PALO ALTO -- Technology giant Hewlett-Packard on Thursday reported first-quarter earnings that significantly beat Wall Street's expectations, although its sales were slightly down from the same period a year ago.
The Palo Alto corporation said it earned a $1.4 billion profit on sales of $28.2 billion, compared with $1.2 billion profit and $28.4 billion in sales during the same period a year ago.
That worked out to fully reported earnings of 74 cents a share. Analysts surveyed by Thomson Reuters generally had expected 65 cents a share on sales of $27.2 billion.
Many analysts track so-called adjusted earnings, which exclude certain one-time and other expenses. HP's adjusted earnings were 90 cents a share, also higher than the general estimate of 84 cents a share.
"HP is in a stronger position than we have been in a long time," CEO Meg Whitman said during a conference call with analysts. "We've made significant progress," although she added, "we still have a long way to go."
On a year-over-year basis, HP's sales have fallen steadily in recent quarters. That's largely been due to dwindling sales of its personal computers and printers, which account for most of its revenue. The company also offers a wide variety of other products, including computer networking switches, routers, servers, data storage devices, cybersecurity services and data-analysis software.
The sales slump has been a concern to many investors. In addition, HP has been heavily criticized for some expensive corporate acquisitions in recent years, including its $11 billion deal to buy British software company Autonomy in 2011. Months after completing that deal, HP wrote off $8.8 billion of Autonomy's value, saying it had been misled about Autonomy's worth. It also recently replaced two board members who'd been blamed for the purchase.
Autonomy's former CEO, Michael Lynch, has denied HP's claims that Autonomy's value had been artificially inflated. But those accusations are under investigation by U.S. and British authorities. In addition, the Autonomy purchase has resulted in several lawsuits by HP shareholders, alleging that HP didn't protect their interests when it pursued Autonomy.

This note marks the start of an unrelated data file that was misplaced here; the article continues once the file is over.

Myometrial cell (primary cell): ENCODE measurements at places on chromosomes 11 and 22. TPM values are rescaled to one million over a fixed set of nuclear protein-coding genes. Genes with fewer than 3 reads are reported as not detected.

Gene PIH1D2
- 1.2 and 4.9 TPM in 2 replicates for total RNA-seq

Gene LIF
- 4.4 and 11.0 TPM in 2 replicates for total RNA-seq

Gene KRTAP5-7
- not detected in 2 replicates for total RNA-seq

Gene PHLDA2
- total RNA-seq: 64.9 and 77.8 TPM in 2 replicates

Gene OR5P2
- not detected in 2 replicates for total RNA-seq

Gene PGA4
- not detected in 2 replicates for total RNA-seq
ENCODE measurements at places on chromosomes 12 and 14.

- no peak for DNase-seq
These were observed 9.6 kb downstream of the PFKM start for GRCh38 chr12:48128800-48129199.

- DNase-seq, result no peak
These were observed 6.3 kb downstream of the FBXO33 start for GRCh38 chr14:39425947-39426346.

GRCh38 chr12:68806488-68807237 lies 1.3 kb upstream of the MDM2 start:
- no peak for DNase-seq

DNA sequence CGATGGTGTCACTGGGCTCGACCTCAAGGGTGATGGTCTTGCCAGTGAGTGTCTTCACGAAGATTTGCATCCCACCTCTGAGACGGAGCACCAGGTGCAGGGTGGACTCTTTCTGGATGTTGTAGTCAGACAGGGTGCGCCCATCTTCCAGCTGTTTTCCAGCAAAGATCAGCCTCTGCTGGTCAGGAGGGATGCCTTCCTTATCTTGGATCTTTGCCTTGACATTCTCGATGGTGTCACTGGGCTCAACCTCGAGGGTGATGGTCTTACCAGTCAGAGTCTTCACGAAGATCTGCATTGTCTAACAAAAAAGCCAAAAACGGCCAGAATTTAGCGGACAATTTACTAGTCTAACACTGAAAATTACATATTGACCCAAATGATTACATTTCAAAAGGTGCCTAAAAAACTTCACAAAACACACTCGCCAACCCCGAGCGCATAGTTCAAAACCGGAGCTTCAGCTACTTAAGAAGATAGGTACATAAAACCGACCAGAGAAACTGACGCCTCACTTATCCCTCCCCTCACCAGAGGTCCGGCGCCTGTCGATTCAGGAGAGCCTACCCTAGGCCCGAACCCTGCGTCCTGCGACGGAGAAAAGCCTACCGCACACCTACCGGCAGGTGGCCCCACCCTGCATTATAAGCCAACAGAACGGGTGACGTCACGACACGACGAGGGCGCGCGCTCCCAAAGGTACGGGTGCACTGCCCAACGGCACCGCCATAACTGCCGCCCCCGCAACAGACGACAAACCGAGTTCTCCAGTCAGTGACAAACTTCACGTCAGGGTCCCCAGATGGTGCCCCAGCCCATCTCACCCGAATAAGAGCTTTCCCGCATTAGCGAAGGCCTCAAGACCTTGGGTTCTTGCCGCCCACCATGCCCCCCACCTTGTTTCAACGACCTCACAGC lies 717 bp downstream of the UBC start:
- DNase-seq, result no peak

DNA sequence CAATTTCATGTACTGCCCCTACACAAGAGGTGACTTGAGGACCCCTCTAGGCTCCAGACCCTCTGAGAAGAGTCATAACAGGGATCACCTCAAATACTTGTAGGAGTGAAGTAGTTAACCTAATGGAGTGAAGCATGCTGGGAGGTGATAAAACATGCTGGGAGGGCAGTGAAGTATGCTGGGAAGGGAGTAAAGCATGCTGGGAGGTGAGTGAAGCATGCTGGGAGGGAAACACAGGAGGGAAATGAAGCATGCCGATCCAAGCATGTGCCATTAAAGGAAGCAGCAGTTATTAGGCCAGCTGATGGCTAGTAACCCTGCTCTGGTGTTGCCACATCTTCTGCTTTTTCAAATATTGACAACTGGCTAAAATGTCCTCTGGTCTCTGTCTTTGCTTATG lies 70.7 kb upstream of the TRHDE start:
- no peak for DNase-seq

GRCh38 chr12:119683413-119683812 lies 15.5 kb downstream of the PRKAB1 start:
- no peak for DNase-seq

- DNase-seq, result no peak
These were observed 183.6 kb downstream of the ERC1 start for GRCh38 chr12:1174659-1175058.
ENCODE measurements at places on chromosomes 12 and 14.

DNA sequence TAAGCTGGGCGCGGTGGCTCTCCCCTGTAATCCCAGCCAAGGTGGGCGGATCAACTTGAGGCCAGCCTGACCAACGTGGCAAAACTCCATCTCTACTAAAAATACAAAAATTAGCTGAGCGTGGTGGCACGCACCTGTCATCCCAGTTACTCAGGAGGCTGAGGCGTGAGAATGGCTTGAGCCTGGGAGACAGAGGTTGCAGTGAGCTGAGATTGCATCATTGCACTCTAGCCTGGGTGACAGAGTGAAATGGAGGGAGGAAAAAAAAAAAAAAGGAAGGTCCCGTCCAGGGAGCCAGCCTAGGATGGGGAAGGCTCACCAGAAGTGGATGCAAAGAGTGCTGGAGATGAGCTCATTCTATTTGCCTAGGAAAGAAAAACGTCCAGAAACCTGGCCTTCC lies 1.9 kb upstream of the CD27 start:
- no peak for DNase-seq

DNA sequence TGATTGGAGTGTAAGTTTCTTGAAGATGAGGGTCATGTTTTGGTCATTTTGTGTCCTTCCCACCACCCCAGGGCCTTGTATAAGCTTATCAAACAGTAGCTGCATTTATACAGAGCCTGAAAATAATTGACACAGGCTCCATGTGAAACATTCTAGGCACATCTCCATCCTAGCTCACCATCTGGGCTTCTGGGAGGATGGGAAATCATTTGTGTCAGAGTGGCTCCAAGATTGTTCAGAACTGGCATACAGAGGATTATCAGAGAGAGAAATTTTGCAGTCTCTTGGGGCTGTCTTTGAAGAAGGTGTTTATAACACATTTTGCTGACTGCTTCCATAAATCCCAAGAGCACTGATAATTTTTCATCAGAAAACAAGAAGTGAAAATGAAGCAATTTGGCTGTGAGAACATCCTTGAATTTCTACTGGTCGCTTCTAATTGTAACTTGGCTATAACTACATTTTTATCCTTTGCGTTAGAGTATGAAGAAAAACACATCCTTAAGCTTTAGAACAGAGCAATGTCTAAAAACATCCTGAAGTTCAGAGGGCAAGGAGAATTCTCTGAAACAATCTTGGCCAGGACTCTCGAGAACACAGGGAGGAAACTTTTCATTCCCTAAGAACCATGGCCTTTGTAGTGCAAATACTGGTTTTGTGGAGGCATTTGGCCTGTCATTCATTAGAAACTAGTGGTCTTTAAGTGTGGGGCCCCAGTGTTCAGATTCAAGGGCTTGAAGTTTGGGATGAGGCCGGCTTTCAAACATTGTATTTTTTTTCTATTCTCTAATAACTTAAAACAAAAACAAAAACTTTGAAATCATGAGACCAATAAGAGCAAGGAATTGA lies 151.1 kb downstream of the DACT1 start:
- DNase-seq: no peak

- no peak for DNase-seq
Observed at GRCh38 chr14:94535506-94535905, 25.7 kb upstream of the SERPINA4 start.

Since becoming CEO in September 2011, Whitman has cut expenses -- including a total of 34,000 employees by the end of October -- shuffled the company's executive ranks and tried to focus it on more profitable products.
But despite the company's rising stock price in recent months, Wall Street experts expressed mixed views about the company's future.
"We reiterate our view that HP is well along in its turnaround and continue to believe FY 2014 should be a bottoming in a number of business segments, setting up for growth in FY 2015," analysts at Wells Fargo Securities advised their clients in a note this week.
In a separate note, Bernstein Research analysts also were encouraged by HP Chief Financial Officer Cathie Lesjak's comments that the company was exploring other possible non-labor-related expense cuts, which the analysts said "would make us more confident in the company's ability to meet its targets."
But other analysts fear HP's investors may be getting restless, waiting for the company to make a big rebound. And in a note this week, Cantor Fitzgerald analyst Brian White added, "we believe investors will increasingly require convincing proof that HP's turnaround has long-term, fundamental underpinnings."
Contact Steve Johnson at 408-920-5043. Follow him at Twitter.com/steveatmercnews.